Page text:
The US economy is looking to recover with a reduction in pandemic lockdowns.
Based on the Department of Commerce’s figures, the economy grew 5.7% in 2021 – the best performance recorded since 1984.
With that, many analysts expect growth to slow down this year. This seems to be in light of the Federal Reserve’s interest rate hike, and the US government’s reduced stimulus spending.
Other negatives may also affect growth rates this year. Omicron is one, being the new dangerous strain of COVID-19.
The World Bank sees US economic growth in a positive light. It expects the economy to grow by 3.7% in 2022.
It’s not a high rate of growth, but there seems to be just behind that number.
The most important is the weak start America experienced this year. With Omicron, growth rates fell a bit, and this may carry over throughout the year.
Recovering Consumer Market
2020 was a horrible year for the US, but the country has been recovering well since then.
Government stimulus has helped the economy rebound, and so did consumer spending, even though GDP fell by 3.4% at the pandemic’s start.
The US labor market is also recovering. 19 million jobs have been regained from the 22 million lost through shutdowns since 2020.
The last 3 months of 2020 also showed signs of hope. Output remained high, with an excellent annual growth rate of 6.9%.
The positive figures have even been cited by President Biden, claiming them as the results of government recovery spending.
US Government Plans for the Future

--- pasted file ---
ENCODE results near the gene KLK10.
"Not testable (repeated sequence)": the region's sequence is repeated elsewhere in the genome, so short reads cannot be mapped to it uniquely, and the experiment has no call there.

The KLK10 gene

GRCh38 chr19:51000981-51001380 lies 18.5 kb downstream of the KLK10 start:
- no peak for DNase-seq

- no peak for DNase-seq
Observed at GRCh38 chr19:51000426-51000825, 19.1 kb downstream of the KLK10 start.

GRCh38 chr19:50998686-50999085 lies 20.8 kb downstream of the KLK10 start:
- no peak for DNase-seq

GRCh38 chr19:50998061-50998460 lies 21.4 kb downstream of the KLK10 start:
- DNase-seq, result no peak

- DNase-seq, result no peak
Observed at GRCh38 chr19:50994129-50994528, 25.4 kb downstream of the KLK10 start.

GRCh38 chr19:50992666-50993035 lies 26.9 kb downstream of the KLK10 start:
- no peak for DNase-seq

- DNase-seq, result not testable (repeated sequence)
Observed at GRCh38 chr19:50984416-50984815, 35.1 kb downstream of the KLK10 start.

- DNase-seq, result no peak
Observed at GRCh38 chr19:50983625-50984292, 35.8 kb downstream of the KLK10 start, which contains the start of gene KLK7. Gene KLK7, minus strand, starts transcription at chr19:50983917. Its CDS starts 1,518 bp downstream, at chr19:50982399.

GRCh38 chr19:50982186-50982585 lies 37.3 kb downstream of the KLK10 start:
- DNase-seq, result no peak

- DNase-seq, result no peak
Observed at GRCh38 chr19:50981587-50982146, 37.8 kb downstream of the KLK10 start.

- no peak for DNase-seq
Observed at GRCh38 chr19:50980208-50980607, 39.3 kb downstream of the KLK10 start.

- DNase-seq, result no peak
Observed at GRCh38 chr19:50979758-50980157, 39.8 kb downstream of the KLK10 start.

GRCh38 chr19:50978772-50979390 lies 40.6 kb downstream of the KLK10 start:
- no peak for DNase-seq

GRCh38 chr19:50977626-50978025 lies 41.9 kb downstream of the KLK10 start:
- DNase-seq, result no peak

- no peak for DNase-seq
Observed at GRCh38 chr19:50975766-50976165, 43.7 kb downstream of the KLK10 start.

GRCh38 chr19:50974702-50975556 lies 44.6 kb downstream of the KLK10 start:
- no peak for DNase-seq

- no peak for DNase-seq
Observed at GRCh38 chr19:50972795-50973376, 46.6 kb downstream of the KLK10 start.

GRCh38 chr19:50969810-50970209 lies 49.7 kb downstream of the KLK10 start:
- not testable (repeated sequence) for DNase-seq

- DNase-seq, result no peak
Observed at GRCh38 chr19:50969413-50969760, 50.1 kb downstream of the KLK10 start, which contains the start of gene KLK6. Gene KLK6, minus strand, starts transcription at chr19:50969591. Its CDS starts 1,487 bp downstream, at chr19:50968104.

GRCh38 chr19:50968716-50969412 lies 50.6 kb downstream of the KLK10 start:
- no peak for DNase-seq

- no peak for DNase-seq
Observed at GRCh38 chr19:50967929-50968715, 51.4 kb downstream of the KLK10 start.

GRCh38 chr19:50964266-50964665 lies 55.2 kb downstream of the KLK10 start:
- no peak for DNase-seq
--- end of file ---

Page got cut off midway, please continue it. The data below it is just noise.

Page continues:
As stimulus checks from the pandemic slow down, President Biden has started discussions with Congress on spending plans that support other public areas.
These include child care, manufacturing, and renewable energy.
So far, the agenda hasn’t been received well by Congress. And as a result, the American economy may have to do without the suggested boosts.
Federal Reserve’s Reactions
26th January saw Jerome Powell (Federal Reserve chair) imply that officials have planned to raise interest rates by March this year.
That’ll be the first time the US raised key interest rates since 2018.
The justification seems to be a necessity. So far, the Federal Reserve sees that the US economy no longer needs low-cost borrowing to help it recover from 2020.
Wells Fargo analysts seem to follow a similar opinion – seeing that the next two years will test the economy’s growth rates with a lack of fiscal policy support.
Quick Growth and Quick Price Hikes
With the fast growth, the US economy is also experiencing one of its highest inflation rates in four decades.
Major Banks have designated inflation as a transition phase, which should fade as supply-chain issues (caused by COVID) improve throughout the new few years.
Many analysts however have blamed the Federal Reserve for slow response rates on the issue. Others see that the Fed may be too aggressive, leading to less borrowing demand in the future.
US stocks have also been declining throughout late December to January – mostly caused by the Omicron strain.